The Spitfire Fund
One of the most extraordinary financial efforts made on the Home Front was the Spitfire Fund. This came about mainly thanks to Lord Beaverbrook who pushed the idea of public appeals to support the aircraft’s manufacture at a time when raw materials – and money – were both in short supply.
The Fund took off in May 1940 with the idea being that small badges or pins were sold with the proceeds going towards building Spitfires, the nominal cost of which was set at a (purely theoretical) £5,000. The response from the British public, councils and businesses was magnificent. In total, some £13m pounds was raised – somewhere in the region of £650m in today’s terms. By the war’s end, almost every big British town had their name on a Spitfire.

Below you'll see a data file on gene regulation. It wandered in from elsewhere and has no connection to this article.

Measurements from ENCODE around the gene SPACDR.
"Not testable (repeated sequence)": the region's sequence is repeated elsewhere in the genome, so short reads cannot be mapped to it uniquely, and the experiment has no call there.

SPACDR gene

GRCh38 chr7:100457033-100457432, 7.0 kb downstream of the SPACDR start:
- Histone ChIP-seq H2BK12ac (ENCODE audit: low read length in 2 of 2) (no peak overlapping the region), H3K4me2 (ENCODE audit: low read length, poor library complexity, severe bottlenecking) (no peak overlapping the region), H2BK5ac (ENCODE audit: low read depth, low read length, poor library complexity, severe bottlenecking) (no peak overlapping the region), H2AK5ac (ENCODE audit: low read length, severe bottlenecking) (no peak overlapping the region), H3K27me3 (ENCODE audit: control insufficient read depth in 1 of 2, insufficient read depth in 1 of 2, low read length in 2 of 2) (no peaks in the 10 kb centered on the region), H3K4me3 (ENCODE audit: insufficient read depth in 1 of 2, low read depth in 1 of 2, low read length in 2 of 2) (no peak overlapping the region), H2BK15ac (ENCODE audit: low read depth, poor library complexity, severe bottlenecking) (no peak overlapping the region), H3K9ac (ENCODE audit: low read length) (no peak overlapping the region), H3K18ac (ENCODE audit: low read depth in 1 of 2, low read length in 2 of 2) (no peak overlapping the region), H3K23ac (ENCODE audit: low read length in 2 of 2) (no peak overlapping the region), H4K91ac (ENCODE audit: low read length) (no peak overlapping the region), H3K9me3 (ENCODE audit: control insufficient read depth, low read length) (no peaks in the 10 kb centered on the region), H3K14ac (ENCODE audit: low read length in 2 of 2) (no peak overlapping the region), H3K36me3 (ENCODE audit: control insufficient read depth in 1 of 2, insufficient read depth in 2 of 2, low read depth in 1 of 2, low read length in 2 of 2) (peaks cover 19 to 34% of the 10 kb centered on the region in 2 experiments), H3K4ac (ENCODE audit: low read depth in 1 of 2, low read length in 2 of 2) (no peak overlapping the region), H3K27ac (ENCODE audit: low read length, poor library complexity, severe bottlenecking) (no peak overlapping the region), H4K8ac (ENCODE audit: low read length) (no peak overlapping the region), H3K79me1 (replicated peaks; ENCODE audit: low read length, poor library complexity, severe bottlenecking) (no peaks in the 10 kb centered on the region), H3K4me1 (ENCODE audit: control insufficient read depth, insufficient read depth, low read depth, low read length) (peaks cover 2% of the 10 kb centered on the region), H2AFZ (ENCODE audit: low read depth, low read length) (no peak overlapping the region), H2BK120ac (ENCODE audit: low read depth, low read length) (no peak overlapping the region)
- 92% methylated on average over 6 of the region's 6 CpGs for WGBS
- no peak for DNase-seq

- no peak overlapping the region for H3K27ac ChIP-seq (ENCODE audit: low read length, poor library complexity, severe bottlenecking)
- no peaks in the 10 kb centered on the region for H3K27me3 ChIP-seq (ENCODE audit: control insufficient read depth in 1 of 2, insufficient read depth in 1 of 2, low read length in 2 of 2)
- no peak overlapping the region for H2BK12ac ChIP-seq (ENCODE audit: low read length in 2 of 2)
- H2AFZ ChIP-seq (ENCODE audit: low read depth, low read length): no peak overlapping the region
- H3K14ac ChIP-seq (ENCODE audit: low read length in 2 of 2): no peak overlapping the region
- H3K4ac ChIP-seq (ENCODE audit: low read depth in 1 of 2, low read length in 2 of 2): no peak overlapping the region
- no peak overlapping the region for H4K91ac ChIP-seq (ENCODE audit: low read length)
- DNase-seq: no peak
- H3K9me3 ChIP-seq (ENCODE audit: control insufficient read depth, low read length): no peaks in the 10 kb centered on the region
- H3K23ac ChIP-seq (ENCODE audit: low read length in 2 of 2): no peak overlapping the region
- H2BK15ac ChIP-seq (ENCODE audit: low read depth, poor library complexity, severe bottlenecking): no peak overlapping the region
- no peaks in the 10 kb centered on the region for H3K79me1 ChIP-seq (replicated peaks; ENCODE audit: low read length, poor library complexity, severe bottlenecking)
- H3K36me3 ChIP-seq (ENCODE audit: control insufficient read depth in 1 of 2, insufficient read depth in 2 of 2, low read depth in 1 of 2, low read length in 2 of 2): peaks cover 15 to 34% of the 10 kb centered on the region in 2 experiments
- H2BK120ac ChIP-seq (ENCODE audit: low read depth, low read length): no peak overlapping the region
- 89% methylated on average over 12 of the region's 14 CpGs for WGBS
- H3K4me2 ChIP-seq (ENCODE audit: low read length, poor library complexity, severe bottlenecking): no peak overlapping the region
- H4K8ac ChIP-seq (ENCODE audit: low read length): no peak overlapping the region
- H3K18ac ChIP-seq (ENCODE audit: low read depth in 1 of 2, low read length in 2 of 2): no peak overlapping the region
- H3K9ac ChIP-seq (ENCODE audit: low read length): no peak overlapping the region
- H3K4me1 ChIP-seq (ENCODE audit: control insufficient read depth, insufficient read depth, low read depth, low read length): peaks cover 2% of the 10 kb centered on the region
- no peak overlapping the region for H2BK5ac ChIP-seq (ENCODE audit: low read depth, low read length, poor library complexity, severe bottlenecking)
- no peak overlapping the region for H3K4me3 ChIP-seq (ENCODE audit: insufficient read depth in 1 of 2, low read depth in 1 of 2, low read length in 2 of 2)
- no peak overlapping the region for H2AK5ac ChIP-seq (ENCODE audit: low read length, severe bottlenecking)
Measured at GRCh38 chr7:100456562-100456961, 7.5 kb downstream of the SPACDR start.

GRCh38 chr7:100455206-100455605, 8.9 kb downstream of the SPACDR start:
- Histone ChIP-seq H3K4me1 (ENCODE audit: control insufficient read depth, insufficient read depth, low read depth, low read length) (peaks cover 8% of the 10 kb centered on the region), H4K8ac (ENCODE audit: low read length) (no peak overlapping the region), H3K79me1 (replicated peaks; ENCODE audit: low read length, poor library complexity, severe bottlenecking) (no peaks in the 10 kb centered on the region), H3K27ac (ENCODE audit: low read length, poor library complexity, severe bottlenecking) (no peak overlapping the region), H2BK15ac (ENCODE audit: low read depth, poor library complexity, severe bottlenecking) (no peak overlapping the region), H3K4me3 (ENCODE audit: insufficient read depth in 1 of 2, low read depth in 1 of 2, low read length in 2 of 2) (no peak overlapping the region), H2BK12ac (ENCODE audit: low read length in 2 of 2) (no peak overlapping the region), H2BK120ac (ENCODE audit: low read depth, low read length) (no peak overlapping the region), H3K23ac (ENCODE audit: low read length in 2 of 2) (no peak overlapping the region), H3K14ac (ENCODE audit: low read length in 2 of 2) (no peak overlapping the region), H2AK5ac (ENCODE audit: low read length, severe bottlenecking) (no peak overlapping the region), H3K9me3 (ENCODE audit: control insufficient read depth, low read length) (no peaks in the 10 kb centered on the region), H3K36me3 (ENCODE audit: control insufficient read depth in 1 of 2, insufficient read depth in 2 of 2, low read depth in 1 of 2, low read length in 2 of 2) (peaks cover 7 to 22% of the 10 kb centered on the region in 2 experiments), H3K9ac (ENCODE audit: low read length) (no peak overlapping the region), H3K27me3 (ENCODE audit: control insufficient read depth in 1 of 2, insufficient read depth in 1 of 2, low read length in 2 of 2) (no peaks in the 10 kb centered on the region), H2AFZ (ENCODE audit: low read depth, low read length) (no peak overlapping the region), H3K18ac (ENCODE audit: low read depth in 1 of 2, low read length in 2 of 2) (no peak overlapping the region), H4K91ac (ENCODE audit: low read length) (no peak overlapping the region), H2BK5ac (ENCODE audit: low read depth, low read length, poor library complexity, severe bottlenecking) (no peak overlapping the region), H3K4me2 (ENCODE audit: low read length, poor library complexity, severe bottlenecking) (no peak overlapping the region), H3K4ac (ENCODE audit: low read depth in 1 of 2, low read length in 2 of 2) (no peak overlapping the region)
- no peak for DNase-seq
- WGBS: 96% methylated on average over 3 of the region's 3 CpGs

In fact, it’s the badges with the names of smaller towns which often fetch the best prices today. However, some of the most popular with collectors are the hand made brooches of copper, brass or even Perspex (from which the cockpit windows were made).